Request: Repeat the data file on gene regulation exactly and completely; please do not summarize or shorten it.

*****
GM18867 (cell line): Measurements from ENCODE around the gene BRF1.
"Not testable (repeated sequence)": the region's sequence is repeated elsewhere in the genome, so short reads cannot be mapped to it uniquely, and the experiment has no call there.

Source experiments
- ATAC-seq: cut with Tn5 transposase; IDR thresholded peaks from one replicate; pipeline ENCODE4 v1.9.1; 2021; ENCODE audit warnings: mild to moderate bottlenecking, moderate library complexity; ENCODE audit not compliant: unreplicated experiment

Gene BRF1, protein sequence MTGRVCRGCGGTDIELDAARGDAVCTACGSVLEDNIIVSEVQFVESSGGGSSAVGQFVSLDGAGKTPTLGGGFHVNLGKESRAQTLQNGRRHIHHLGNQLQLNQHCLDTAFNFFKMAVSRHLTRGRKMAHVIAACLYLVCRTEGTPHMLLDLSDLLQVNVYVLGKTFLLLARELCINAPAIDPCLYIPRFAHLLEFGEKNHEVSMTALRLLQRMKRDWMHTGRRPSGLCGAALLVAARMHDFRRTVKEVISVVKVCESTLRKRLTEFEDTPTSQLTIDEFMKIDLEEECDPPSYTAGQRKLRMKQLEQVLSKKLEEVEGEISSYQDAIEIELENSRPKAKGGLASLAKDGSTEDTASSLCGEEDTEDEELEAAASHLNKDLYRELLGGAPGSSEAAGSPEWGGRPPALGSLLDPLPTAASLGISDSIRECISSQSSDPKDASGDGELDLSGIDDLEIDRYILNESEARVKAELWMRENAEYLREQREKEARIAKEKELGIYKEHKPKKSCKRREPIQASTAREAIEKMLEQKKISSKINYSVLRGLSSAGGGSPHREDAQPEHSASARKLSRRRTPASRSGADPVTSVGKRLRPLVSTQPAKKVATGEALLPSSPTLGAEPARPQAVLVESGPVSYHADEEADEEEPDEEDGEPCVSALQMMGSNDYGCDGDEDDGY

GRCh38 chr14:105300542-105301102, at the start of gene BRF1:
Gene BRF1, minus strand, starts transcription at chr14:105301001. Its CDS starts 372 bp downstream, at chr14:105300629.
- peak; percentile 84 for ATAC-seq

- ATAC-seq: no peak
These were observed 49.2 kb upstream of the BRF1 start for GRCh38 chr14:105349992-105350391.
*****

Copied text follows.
GM18867 (cell line): Measurements from ENCODE around the gene BRF1.
"Not testable (repeated sequence)": the region's sequence is repeated elsewhere in the genome, so short reads cannot be mapped to it uniquely, and the experiment has no call there.

Source experiments
- ATAC-seq: cut with Tn5 transposase; IDR thresholded peaks from one replicate; pipeline ENCODE4 v1.9.1; 2021; ENCODE audit warnings: mild to moderate bottlenecking, moderate library complexity; ENCODE audit not compliant: unreplicated experiment

Gene BRF1, protein sequence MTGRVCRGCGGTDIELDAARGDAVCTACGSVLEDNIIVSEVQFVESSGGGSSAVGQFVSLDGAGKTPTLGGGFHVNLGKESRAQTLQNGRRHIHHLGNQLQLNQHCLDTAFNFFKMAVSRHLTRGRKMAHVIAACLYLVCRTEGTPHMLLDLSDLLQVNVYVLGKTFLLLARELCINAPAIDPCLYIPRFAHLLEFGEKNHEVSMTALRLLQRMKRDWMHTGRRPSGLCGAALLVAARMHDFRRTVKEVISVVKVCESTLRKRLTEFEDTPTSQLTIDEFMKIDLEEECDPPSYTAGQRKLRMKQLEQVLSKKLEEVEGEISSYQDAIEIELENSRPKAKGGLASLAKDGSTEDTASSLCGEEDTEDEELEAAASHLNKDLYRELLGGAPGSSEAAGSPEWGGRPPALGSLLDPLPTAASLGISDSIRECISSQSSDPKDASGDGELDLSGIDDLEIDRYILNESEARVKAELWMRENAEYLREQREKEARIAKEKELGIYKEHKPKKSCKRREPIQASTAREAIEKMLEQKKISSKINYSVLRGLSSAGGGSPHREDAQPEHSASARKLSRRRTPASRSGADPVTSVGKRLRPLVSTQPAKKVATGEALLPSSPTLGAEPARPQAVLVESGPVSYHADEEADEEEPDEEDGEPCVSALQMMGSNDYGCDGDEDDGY

GRCh38 chr14:105300542-105301102, at the start of gene BRF1:
Gene BRF1, minus strand, starts transcription at chr14:105301001. Its CDS starts 372 bp downstream, at chr14:105300629.
- peak; percentile 84 for ATAC-seq

- ATAC-seq: no peak
These were observed 49.2 kb upstream of the BRF1 start for GRCh38 chr14:105349992-105350391.